Angler's Notebook

by Jon Farley

illustration Ted Walke

An often-overlooked yet plentiful gamefish in Pennsylvania is the chain pickerel. These "mini-muskies" inhabit most of our lakes and can be caught with a variety of lures and baits. Live shiners, small crankbaits, and oversized trout spinners fished with light-action rods are all good choices for pickerel. Concentrate your efforts along the edges of shallow weed beds.


You need every advantage you can get in late summer and early fall when low, clear water is the norm on most waterways and fish are extra wary. One way to counteract a fish's keen eyesight this time of year is to wear camouflage. If you don't own any camo apparel, stick to darker colors, avoiding brightly colored or white clothing.

A standard way of rigging a live minnow is to thread the line through the minnow's mouth and out the vent, and then tie on a double hook, and pull the line until just the bend and point of the hook are exposed. Double hooks can be hard to obtain, though. Instead, try substituting small treble hooks. They can be rigged in the same manner and work even better because of the extra point.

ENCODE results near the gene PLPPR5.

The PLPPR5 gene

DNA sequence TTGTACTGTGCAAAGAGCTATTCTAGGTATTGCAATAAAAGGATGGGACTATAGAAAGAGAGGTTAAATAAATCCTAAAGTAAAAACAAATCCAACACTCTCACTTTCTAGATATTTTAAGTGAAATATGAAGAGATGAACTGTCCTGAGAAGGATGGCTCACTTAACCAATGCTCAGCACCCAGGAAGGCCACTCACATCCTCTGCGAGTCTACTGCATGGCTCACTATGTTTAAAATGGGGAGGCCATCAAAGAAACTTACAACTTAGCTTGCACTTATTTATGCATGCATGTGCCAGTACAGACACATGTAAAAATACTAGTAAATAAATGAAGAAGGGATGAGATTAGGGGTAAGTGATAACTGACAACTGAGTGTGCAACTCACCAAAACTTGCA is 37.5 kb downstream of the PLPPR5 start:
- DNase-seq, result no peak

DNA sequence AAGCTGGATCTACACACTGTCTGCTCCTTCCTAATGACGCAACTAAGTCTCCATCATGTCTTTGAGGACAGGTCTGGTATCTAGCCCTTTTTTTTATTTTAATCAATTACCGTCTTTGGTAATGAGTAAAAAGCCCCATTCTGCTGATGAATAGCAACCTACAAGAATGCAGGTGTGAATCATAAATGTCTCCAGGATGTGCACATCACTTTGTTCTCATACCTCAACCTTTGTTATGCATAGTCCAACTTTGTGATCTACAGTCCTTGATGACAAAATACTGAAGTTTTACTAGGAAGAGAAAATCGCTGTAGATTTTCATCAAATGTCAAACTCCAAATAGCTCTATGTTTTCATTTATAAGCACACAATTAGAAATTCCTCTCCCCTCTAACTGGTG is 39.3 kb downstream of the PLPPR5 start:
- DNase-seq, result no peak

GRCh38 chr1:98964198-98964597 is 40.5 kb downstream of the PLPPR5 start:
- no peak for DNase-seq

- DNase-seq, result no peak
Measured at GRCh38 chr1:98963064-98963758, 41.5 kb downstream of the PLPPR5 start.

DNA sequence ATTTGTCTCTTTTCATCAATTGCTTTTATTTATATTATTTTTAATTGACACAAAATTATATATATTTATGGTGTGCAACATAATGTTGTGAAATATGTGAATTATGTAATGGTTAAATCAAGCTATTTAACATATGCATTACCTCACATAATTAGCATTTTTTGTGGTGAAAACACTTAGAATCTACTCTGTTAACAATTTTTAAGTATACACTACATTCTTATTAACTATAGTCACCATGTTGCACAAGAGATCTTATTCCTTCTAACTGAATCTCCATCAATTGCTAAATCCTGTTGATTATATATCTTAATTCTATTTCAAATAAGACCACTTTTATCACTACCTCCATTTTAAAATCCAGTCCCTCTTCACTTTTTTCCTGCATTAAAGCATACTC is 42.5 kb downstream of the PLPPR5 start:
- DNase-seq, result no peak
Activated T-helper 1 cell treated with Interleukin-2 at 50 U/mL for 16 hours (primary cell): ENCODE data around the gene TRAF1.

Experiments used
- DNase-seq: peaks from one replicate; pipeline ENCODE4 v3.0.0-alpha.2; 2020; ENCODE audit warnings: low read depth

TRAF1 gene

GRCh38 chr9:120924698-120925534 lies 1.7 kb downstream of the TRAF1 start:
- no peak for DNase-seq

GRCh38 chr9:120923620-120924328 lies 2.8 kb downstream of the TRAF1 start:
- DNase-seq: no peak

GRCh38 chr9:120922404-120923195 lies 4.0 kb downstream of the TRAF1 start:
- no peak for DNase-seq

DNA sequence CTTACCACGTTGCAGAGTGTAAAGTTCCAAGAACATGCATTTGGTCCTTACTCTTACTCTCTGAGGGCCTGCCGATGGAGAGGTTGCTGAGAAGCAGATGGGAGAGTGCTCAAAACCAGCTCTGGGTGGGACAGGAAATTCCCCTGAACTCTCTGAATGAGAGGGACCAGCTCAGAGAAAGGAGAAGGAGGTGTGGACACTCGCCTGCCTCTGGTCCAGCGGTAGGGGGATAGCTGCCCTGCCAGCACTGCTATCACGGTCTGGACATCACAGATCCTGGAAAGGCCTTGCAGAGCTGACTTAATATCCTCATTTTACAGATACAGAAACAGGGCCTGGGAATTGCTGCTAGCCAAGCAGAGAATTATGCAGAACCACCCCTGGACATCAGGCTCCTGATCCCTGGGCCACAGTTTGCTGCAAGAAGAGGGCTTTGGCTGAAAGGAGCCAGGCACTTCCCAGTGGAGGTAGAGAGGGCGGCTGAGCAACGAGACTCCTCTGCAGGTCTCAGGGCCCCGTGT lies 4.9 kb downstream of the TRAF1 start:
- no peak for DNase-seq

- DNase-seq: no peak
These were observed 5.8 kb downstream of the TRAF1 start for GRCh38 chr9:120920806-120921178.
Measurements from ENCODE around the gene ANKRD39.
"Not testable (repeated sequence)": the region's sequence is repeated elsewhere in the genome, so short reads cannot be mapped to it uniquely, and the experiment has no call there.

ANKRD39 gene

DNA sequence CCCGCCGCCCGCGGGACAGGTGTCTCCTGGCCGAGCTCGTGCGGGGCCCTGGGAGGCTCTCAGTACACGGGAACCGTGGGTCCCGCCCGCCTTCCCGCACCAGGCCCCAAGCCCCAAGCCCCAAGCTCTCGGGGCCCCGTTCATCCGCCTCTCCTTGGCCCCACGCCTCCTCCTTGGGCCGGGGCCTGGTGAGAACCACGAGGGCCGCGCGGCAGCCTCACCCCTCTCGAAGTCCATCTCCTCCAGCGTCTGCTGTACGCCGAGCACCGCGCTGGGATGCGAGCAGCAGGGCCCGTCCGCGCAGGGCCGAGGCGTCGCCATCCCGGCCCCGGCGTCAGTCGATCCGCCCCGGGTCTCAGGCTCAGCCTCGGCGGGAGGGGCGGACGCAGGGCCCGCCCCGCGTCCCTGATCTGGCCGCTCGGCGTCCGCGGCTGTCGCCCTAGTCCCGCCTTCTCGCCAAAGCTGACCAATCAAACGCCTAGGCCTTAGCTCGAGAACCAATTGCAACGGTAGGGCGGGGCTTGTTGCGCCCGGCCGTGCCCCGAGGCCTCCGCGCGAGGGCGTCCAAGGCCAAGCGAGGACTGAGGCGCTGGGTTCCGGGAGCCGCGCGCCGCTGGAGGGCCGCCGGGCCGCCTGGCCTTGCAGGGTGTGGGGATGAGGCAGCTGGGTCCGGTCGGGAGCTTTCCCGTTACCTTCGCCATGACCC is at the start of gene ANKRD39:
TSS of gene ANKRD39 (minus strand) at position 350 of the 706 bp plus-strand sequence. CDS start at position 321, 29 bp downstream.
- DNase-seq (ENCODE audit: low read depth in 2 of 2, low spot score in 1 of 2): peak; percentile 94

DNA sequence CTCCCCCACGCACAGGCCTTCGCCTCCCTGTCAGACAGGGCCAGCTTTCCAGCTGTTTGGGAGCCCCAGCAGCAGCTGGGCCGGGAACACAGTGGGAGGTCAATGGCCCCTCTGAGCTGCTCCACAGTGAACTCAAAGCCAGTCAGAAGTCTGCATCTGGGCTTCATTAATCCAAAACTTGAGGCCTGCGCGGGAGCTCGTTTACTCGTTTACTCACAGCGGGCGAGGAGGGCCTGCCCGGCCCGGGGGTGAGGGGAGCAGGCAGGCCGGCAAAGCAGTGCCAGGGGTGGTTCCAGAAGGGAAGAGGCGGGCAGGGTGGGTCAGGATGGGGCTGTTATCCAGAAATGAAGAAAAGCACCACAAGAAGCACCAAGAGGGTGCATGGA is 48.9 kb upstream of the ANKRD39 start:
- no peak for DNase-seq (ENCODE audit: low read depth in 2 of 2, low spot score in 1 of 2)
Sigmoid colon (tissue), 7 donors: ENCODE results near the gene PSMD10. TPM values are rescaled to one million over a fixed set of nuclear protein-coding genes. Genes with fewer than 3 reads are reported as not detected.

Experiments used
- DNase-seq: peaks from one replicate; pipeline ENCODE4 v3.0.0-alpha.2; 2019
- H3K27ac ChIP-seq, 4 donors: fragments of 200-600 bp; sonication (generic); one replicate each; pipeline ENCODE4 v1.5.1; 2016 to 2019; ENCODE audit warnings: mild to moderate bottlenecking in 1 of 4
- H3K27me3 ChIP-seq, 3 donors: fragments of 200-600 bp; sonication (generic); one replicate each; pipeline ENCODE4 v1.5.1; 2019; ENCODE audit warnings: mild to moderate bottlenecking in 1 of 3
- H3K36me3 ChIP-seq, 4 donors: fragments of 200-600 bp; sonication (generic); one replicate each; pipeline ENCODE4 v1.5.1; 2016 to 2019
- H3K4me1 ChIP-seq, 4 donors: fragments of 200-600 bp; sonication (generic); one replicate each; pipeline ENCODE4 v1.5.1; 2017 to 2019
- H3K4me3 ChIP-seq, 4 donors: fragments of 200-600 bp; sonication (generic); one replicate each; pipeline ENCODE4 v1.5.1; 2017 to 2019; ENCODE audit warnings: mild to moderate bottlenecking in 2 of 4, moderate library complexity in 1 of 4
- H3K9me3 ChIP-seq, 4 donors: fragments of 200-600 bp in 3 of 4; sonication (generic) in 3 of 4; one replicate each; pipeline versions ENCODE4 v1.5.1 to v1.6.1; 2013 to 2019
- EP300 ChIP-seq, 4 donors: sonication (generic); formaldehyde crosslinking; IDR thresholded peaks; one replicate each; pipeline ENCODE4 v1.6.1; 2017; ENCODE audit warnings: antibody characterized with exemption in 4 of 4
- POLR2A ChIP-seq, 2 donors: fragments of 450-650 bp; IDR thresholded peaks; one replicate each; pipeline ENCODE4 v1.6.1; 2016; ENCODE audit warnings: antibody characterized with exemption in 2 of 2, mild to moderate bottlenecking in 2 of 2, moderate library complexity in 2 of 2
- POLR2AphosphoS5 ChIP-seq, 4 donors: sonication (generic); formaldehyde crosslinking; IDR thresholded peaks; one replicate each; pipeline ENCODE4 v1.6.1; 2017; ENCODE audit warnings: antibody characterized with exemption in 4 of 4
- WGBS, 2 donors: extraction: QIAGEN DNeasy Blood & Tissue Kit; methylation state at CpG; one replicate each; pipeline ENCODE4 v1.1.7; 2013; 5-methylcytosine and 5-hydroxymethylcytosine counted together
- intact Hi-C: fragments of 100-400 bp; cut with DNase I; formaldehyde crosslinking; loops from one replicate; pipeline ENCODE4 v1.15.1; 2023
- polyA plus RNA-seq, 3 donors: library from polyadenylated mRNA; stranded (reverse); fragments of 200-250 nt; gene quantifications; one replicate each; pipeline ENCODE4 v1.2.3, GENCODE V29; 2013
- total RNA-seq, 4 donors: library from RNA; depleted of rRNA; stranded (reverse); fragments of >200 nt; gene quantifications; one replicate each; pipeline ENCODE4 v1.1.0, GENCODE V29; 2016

Gluing a small piece of foam to the inside of your boat or canoe gives you a convenient place to store lures and hooks while fishing. This eliminates the hassle of having to open and close your tackle box constantly, and it allows you to keep a day's supply of your favorite fish-catchers right at your fingertips. If the idea of attaching it permanently doesn't appeal to you, you can always use Velcro instead of an adhesive.

Tube baits are quickly becoming one of the most popular bass lures in the state. Many veteran bass anglers believe these squid-like rubber lures imitate the action of injured baitfish better than traditional rubber worms. Try fishing a Carolina-rigged one the next time you go after bucketmouths or smallies.

Many beginning fly tiers are led to believe that whip-finishing is needed to complete a fly properly. This is simply not the case. Finishing off the head of a fly with three or four tight half-hitches and a dab of head cement leaves the fly head every bit as durable as a whip-finished one, even if it's not quite as smooth-looking. And unlike whip-finishing, you need no hard-to-learn techniques or special tools.

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September/October 1999 Table of Contents

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